It was the year 17 after the Hijrah.
Two years earlier Amiru al-Mu’minin Umar (Allah be pleased with him) traveled from Madinah to Jerusalem to receive its keys from its patriarch Sophronius. This time, having left Ali ibn Abi Talib (Allah be pleased with him) in charge of things at Madinah, he was once again on the road to Syria. Accompanying him on this journey were Madinah’s leading Muhajirin and Ansaar. Their purpose was to come to the aid of Abu Ubaydah (Allah be pleased with him) who was under siege by the Byzantines in Hims, to disrupt alignment of the people of Upper Mesopotamia with the Byzantines against the Muslims, and to generally raise the spirits of the troops.
A grueling desert trek of some 800km, normally covered by caravans in three weeks, brought them to a village called Sargh. Today the Jordanian village of al-Mudawwarah stands close to its location, just 15km from the Saudi-Jordanian border. It was to this spot that the generals of the armies in Syria came to meet the Commander of the Faithful.
Umar’s strategy worked. A force which he ordered to be dispatched from Kufa to Hims under command of Qa’qa ibn Amr combined with the battalion of Khalid ibn Walid that had arrived in Hims from Qinnasrin before the siege. Their combined forces, together with the news of help on the way from Hijaz under Amiru al-Mu’minin himself, broke both the Byzantine spirit and the potential alliance with Upper Mesopotamia. In buoyant spirits, Muslim troops opened the gates of Hims and rushed at the now demoralized besiegers. The Byzantines broke and fled.
Three days later Abu Ubaydah (Allah be pleased with him) and his fellow commanders presented themselves before Amiru al-Mu’minin at Sargh.
Every reason existed for this meeting to be one of joy, optimism, and the sharing of triumph. Companions who had not seen one another for months if not years were meeting again. Stories of victory and courage would be shared, and collective thanks would be given to Allah. But most importantly, Umar would be there.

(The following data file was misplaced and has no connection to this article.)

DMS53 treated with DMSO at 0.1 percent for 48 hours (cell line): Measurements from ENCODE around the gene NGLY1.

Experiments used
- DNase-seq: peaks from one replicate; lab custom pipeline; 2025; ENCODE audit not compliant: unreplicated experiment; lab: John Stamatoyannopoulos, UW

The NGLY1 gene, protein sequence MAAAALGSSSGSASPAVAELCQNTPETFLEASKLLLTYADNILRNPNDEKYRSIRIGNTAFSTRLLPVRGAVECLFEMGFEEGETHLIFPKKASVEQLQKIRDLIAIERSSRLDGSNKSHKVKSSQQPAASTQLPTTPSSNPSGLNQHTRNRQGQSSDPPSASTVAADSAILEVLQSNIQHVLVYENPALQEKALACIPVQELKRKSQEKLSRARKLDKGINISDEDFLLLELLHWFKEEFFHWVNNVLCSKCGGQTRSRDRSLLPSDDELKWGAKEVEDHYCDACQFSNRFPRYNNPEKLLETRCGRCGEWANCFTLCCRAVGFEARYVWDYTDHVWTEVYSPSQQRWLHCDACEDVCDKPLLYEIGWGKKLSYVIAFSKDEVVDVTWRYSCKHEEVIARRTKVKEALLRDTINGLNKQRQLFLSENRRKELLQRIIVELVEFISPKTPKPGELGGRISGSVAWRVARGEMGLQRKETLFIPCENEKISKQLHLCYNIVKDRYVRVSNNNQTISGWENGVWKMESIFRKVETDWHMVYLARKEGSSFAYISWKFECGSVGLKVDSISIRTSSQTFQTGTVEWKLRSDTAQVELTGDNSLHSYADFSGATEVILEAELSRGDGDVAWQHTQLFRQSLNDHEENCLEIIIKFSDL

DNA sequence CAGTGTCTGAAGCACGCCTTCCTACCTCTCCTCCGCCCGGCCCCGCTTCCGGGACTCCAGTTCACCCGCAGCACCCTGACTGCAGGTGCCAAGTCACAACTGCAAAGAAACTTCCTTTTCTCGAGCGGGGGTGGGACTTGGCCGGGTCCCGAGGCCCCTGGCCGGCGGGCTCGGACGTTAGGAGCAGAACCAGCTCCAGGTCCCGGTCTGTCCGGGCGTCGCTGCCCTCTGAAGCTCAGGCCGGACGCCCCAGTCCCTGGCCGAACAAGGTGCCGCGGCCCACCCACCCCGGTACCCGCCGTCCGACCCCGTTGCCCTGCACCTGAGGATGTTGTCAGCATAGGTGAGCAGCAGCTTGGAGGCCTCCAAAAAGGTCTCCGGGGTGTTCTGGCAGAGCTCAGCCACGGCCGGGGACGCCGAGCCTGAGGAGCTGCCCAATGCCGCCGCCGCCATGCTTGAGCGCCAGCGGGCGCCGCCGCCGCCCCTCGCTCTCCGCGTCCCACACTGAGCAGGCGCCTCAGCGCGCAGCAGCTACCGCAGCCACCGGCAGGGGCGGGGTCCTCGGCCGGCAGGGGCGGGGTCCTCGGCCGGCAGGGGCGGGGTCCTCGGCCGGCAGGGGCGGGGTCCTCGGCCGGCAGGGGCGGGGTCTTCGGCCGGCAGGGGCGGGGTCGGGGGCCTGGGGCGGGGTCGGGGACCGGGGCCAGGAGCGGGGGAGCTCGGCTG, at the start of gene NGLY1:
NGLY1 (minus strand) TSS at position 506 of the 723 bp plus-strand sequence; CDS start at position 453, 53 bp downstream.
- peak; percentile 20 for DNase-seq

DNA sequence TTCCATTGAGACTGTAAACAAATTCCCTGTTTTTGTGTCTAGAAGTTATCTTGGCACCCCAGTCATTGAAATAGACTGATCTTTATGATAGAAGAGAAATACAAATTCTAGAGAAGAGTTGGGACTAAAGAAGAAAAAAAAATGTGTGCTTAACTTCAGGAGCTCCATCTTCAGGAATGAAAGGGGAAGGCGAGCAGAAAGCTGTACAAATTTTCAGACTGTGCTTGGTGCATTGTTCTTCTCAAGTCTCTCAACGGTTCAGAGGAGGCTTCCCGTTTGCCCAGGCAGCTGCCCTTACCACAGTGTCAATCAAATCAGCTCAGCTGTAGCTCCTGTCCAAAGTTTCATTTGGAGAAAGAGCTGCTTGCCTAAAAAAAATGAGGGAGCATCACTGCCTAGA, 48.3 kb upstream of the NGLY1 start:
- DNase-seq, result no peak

Umar, the rock that personified resoluteness, whose inspired leadership diffused confidence and trust in Allah, but who, by the severe austerity of his own conduct, stood like a towering bastion against the love of this ephemeral world that constantly threatened to creep into the hearts of his conquering subjects.
Yet, despite all the reasons for happiness and joy, a sombre cloud was hanging over the gathering at Sargh. For distressing news has been received from Palestine. In the town of Amawaas the plague had broken out.
Umar (Allah be pleased with him) called the commanders of his Syrian armies into conference. Along with the senior companions (Sahabah) who had come with him from Madinah, they took their seats on the ground: Khalid, Abu Ubaydah and Yazid ibn Abi Sufyan (Allah be pleased with them).
Opinions differed. Some felt that the journey should go ahead, while others thought it undesirable that the Muslim leadership should enter a land in which plague was spreading. Umar listened attentively. When the time came to decide, all fell silent. Everyone’s eyes were fixed on Amiru al-Mu’minin.
“I and those with me will return to Madinah.”
For a moment everything went dead silent. Time appeared to hold its breath. No one spoke. Amiru al-Mu’minin had spoken. The consultation was over. Umar rose to leave.
Suddenly the silence was pierced by a voice in anguish. It was Abu Ubaydah. He had been one of those who advised that the journey should go ahead. But it was not by the dismissal of his own advice that he was aggrieved. He believed, having been taught so by Allah’s Messenger (Allah bless him and give him peace), that all things, death included, happen by the foreordained decree of Allah. For Amiru al-Mu’minin to turn back at the news of plague appeared to go completely against the grain of this tenet of faith. Abu Ubaydah felt compelled to speak. He was after all this Ummah’s Custodian of Trust.